The American Family Insurance Championship never is far from the mind of Phil Davidson.
His professional calendar revolves around this weekend at University Ridge Golf Course.
“As soon as the last one’s over, we’re thinking about the next year,” Davidson said this week. “Based off of what comments from the tour from previous years and what they look for with their grounds team and the whole PGA Tour team, we’re playing things through that. It starts right away in the spring. As soon as the snow’s gone, we’re starting to go, we’re starting to prep.”
Davidson is in his ninth year as the course’s superintendent and 16th year overall at URidge. He bases just about every decision he makes about the playing surface — from major shifts to minor tweaks — around preparing it for the AmFam, a three-round PGA Tour Champions event. Davidson and his team, about 35 people between full- and part-time workers when fully staffed in the summertime, always are working backward. They’ll time resodding, aeration and other large-scale maintenance so everything is settled and healed for the AmFam.
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More focused preparations for the tournament began in mid-May. Detailed raking of greens, approach areas and fairways are designed to ensure the grass grows straight, allowing golf balls to sit high on top of it. Ensuring bunker depths and densities are to PGA Tour standards and keeping greens as fast as possible become Davidson’s focus as the tournament nears.
“We really want it to be as hard as we can make it,” he said. “Give (the players) what they’re looking for.”
This year’s cool, damp weather and the threat of rain throughout the weekend add different challenges for Davidson and his team. Davidson and his crew were about two holes behind the final groups Friday, filling in hundreds of divots, cutting roughs and the tees not being played, and cutting and rolling greens. Softer greens early in the day allowed players to attack pins with their irons and other approach shots, but those shots put a beating on the putting surface, meaning Davidson and his crew had their hands full smoothing it out before play Saturday.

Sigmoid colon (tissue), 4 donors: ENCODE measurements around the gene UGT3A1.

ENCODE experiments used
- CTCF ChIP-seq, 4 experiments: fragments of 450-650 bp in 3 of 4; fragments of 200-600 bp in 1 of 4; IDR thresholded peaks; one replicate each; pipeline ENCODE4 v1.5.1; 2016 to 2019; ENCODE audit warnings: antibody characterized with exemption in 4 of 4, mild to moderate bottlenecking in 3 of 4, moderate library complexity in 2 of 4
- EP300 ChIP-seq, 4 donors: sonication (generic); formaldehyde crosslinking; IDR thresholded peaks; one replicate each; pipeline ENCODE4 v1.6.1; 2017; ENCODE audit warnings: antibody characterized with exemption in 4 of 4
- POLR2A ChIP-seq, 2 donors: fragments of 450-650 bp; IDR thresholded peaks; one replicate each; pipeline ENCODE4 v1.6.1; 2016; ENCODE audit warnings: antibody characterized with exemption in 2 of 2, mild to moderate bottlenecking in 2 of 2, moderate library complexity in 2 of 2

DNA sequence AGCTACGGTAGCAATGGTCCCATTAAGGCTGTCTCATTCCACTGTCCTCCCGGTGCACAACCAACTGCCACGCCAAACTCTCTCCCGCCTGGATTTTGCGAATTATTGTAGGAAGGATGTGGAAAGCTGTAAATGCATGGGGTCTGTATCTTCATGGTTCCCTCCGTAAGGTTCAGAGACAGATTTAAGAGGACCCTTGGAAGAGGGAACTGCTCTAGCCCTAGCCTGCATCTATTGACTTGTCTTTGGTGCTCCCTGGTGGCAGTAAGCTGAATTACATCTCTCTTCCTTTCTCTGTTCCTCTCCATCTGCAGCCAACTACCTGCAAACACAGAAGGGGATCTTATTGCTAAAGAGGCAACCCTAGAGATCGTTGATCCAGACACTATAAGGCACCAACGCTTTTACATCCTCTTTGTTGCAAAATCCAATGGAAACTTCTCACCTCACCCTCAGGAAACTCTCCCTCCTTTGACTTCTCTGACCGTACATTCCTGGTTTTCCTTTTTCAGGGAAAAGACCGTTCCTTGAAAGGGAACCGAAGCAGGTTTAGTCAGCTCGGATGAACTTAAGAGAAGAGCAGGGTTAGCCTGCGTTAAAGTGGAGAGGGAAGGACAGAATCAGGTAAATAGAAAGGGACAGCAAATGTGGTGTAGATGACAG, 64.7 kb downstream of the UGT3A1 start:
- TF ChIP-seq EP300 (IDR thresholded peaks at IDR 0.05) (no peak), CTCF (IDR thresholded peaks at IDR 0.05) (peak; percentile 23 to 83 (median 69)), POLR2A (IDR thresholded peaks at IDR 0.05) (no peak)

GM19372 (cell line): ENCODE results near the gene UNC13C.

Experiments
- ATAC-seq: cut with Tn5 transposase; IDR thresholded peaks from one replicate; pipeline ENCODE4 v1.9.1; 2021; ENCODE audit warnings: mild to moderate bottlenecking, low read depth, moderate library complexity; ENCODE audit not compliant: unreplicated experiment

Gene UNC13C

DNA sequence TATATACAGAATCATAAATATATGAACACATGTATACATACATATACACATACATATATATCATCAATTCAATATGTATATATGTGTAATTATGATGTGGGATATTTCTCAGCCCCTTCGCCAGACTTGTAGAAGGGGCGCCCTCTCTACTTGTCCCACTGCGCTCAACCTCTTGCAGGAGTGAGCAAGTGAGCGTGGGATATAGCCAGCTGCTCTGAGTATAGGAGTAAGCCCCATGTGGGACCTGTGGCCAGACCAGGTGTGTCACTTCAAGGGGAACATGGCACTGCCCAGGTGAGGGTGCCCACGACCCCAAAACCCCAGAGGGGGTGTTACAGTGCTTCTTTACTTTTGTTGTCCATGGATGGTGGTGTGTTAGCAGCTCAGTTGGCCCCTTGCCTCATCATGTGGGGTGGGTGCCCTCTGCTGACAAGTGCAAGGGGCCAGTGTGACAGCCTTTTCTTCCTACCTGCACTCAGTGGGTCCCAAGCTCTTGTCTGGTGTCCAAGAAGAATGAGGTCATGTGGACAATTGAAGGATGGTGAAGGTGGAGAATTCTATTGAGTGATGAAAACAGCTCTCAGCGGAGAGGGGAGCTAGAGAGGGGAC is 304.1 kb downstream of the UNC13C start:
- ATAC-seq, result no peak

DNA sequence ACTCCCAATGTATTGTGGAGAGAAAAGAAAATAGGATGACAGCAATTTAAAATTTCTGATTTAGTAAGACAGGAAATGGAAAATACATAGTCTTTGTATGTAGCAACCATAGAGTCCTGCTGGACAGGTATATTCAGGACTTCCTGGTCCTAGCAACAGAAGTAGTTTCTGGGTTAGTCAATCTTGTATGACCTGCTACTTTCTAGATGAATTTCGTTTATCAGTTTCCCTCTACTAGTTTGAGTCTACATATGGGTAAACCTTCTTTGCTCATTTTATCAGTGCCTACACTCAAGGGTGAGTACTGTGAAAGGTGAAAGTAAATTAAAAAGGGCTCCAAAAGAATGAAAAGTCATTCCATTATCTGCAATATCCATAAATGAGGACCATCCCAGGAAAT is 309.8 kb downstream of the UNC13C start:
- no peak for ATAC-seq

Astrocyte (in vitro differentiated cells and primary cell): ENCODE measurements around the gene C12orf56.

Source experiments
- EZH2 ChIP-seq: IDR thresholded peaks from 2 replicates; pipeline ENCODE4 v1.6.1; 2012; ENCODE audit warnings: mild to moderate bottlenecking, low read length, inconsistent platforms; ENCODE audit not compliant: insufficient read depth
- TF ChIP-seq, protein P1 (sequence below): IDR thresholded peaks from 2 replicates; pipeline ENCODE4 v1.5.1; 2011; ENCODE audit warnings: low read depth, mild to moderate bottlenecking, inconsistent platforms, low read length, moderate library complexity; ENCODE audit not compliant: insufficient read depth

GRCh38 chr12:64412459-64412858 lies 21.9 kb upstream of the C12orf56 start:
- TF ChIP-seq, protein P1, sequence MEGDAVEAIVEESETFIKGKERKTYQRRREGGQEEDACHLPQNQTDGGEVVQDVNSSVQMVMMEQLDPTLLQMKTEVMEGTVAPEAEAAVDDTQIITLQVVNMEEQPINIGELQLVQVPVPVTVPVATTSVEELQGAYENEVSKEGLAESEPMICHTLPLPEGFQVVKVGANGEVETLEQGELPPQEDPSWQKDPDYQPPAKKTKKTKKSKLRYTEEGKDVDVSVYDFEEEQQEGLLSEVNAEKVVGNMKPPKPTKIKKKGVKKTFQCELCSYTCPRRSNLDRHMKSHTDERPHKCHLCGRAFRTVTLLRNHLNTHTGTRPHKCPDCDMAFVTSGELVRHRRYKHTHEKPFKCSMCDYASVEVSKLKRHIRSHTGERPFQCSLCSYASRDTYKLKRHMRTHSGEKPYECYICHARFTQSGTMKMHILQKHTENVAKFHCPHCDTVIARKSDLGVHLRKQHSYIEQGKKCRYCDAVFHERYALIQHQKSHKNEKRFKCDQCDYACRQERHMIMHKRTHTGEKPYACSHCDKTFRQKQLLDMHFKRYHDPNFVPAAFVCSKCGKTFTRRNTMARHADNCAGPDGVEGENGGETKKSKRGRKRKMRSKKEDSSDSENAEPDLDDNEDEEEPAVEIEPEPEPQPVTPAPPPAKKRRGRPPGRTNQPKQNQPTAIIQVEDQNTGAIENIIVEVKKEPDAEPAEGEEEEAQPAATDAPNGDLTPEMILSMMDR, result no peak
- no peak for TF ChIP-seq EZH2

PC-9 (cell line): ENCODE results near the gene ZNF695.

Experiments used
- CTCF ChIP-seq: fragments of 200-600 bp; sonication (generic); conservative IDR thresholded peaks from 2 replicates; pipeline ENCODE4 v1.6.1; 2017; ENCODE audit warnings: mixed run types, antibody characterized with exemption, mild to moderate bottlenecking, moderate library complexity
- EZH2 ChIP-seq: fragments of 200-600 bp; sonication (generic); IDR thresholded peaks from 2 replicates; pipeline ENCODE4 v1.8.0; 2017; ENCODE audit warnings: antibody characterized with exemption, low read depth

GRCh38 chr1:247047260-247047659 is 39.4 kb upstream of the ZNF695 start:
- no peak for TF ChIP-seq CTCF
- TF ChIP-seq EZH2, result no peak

The tournament is a showcase for Madison as host Steve Stricker takes pride in bringing the Champions circuit to his city. It’s a point of pride for Davidson when players compliment the course.
“The superintendent here probably deserves a tip of the cap for how good of shape he got (the course),” said Paul Goydos, who at 4-under-par (68) is three back of leader Steve Flesch. “It drains very well. The golf course isn’t that wet.”
Davidson’s especially proud of the work his staff has done being down a trio of full-time staff members.
“The crew’s been really good,” Davidson said. “They have been just killing it.”
Multiple players told reporters the rough was difficult to shoot from, adding importance to keeping tee shots on the fairway.
Flesch’s 7-under 65 was two strokes shy of tying the tournament’s opening-round record, but players and tournament officials started the day thinking rounds of 9- and 10-under were possible after rain in the morning softened the course.
“It played a little longer than it normally does,” said Madison native Jerry Kelly, who shot 4-under 68. “But I think it’s definitely the rough that did it.”
New fan areas a hit
Organizers added more fan seating areas to the course this year, increasing the number of seats around the first and 15th tees, and the greens at Nos. 14, 17 and 18. There are 1,050 seats on the course, along with the fans who line the fairways.
Stricker joked he owed the crowd a round after he failed to make a birdie at the 17th, thus denying a discount on beers at the beer stand.
Photos: Round 1 action from the 2022 American Family Insurance Championship
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